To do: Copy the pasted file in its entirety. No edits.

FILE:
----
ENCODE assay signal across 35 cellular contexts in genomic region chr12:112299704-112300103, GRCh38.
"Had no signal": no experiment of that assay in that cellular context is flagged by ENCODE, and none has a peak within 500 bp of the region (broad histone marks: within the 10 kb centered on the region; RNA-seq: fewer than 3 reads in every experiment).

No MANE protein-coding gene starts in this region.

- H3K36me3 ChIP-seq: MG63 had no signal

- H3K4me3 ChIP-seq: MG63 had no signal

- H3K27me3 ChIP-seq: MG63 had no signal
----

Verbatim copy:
ENCODE assay signal across 35 cellular contexts in genomic region chr12:112299704-112300103, GRCh38.
"Had no signal": no experiment of that assay in that cellular context is flagged by ENCODE, and none has a peak within 500 bp of the region (broad histone marks: within the 10 kb centered on the region; RNA-seq: fewer than 3 reads in every experiment).

No MANE protein-coding gene starts in this region.

- H3K36me3 ChIP-seq: MG63 had no signal

- H3K4me3 ChIP-seq: MG63 had no signal

- H3K27me3 ChIP-seq: MG63 had no signal